The paradise of childhood is absolute meaningful immersion. That immersion is a genuine manifestation of subjective interest. Interest accompanies the honest pursuit of the unknown, in a direction and at a rate subjectively determined. The unknown, in its beneficial guise, is the ground of interest, the source of what matters. Culture, in its supportive role, extends the power with which the unknown can be met, by disciplining the individual and expanding his range of ability. In childhood, the parent serves as cultural surrogate, and the child explores under the umbrella of protection provided by his parents. The parental mechanism has its limits, however, and must be superseded by the internalization of culture – by the intrapsychic incorporation of belief, security, and goal. Adoption of this secondary protective structure dramatically extends and shapes individual capability.
The dragon limits the pursuit of individual interest. The struggle with the dragon – against the forces that devour will and hope – constitutes the heroic battle, in the mythological world. Faithful adherence to the reality of personal experience ensures contact with the dragon – and it is during such contact that the great force of the individual spirit makes itself manifest, if it is allowed to. The hero voluntarily places himself in opposition to the dragon. The liar pretends that the great danger does not exist, to his peril and to that of others, or abdicates his relationship with his essential interest, and abandons all chance at further development.
Interest is meaning. Meaning is manifestation of the divine individual adaptive path. The lie is abandonment of individual interest – hence meaning, hence divinity – for safety and security; is sacrifice of the individual to appease the Great Mother and Great Father.
Jordan B. Peterson, Maps of Meaning: The Architecture of Belief
Patterns in language yield patterns in thought. Extensive research has now demonstrated that differences between languages can yield differences, often subtle ones, in the cognitive habits of their speakers. This finding, commonly referred to as linguistic relativity, has now been supported by dozens of studies on topics like spatial awareness, the perceptions of time, and the categorisation of colours. For instance, “where” the future and past “are” depends on the language you speak. Similarly, the manner in which you recall and discriminate colours is affected in sublte ways by the basic colour term inventory of your native language. Our tour of the numberless worlds ultimately led to the conclusion that numeric language also yields difference in how people think. Number words, present in the vast majority of the world’s languages (though not all of them), certainly influence quantitative cognition. Only those people who are familiar with number words and counting can exactly differentiate most quantities. The presence of numbers in a language does not just subtly influence how we think about certain quantities, then; it also opens up a door to the world of arithmetic and mathematics. The first step through that door is the realisation that quantities, regardless of size, can be precisely differentiated. But how exactly do numbers first open this door? And what happens after we walk through it?
The findings from numberless worlds suggests plainly that we need numbers to really “get” quantities in ways that are uniquely human, but, this raises a paradox. If we need numbers to appreciate most quantities precisely, how did we get numbers in the first place? How could we ever name the amounts in particular sets of items, if we could not recognise the amount?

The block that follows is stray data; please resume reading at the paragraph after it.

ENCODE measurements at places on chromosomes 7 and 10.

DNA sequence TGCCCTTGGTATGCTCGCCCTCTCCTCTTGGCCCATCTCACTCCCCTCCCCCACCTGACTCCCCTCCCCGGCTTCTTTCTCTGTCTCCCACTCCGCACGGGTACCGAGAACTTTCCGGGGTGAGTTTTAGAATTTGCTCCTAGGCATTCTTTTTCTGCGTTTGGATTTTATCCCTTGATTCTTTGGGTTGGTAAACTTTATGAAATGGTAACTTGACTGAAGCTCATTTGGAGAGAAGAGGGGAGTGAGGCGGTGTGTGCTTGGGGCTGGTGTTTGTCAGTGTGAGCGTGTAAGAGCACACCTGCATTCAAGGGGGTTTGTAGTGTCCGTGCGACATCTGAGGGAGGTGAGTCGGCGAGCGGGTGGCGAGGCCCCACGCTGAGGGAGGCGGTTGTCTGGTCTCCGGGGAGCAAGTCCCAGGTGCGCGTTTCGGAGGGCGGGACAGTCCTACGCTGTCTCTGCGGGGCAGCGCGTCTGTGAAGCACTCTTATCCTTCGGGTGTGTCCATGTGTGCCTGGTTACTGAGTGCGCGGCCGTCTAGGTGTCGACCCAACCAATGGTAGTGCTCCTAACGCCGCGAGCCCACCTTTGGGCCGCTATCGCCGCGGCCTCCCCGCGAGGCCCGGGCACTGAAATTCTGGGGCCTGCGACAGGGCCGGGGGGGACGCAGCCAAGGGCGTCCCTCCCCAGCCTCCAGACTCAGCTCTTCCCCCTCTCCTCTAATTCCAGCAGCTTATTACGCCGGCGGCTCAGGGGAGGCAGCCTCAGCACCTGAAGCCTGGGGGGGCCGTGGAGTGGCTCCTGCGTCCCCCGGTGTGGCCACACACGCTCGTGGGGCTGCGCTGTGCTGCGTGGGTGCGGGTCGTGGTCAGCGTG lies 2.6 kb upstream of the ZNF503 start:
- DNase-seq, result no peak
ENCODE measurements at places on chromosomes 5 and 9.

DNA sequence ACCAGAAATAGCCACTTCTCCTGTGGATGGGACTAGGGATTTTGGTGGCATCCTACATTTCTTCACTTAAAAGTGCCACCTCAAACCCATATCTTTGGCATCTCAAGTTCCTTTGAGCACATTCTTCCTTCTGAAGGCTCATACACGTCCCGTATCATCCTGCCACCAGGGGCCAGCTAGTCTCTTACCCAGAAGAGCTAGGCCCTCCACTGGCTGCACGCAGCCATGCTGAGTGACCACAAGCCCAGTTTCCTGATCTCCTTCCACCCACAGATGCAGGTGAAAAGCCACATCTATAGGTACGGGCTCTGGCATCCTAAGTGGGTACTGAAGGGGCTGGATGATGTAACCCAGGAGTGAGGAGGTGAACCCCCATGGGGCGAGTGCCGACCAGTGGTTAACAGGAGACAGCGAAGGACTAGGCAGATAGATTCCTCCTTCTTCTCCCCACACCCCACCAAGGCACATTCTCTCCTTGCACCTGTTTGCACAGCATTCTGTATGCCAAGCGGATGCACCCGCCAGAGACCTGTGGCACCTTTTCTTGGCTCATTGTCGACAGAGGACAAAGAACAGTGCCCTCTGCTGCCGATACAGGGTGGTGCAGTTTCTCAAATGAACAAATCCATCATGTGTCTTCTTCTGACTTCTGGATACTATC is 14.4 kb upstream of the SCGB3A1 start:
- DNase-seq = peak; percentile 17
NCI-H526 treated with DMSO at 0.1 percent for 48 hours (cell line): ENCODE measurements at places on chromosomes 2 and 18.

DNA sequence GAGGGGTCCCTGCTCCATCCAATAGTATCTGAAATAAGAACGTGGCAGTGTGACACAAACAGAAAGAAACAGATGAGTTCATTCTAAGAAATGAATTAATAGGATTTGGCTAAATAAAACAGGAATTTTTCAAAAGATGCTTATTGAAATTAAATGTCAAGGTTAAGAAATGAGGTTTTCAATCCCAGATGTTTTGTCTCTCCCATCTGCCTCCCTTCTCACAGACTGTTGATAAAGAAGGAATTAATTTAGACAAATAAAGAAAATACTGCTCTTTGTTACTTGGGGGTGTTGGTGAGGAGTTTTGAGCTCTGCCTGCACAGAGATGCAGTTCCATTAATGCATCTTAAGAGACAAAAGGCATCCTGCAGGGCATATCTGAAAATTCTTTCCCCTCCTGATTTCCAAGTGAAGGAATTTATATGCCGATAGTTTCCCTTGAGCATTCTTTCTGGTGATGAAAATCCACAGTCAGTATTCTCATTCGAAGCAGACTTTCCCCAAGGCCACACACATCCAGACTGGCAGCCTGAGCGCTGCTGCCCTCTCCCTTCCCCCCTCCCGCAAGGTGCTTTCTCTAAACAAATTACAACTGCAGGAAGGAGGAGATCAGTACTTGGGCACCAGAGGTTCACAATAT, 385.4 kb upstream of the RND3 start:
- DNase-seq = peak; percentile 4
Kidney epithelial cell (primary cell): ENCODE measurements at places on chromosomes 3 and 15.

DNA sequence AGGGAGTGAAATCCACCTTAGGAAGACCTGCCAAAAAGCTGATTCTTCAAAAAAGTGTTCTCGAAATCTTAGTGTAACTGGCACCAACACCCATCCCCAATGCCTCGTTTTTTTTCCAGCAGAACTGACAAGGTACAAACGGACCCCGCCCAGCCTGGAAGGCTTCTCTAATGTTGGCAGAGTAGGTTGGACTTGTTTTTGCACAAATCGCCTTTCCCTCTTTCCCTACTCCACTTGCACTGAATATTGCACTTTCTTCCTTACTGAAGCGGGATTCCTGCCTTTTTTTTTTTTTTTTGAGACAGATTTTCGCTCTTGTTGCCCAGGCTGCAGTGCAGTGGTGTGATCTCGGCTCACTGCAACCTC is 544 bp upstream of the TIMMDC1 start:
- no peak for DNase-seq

Given the apparent intractability of this paradox, some have concluded that humans must be innately predisposed to acquire number concepts. But, if we are predisposed to recognise different set sizes as separate abstract entities, then what is the limit to this predisposition? Are we naturally predisposed, for example, to eventually realise that 1,023 is not 1,024? This seems fairly implausible. Framed differently, nativist views on numbers just delay the point at which we reach the paradox.
James Hurford noted that number words are names for the “non-linguistic entities denoted by numbers.” That is, the number words label conceptual entities. In a related vein, Karenleigh Overmann recently suggested that “quantity concepts must surely precede their lexical labels, or there would be nothing to name… A method of invention cannot presuppose that which it invents.” This latter stance is understandable, but it arguably trivialises the extensive evidence, according to which, words for quantities beyond three do not simply label pre-existing concepts, because these concepts do not exist for most people until they actually learn numbers.
In my view, this is the key to resolving the paradox: words for quantities beyond three make concrete the precise numerical abstractions that are only occasionally and inconsistently made by some people. Some of these people may eventually invent numbers, but if they do not, their fleeting abstractions are not transferred to others. The naming of such ephemeral realisations is what eventually enables people to consistently show the ability to make a simple but powerful realisation, the realisation that sets of quantities greater than three can be identified precisely. This simple realisation has led, in all likelihood more times than could be documented, to the invention of symbols for such larger quantities. These symbols are chiefly verbal in nature, judging from the fact that the overwhelming majority of the world’s cultures have words for such quantities though most cultures traditionally lack written numerals or elaborate tally systems. Some people invented number words to concretise the potentially transient recognition of the existence of exact higher quantities.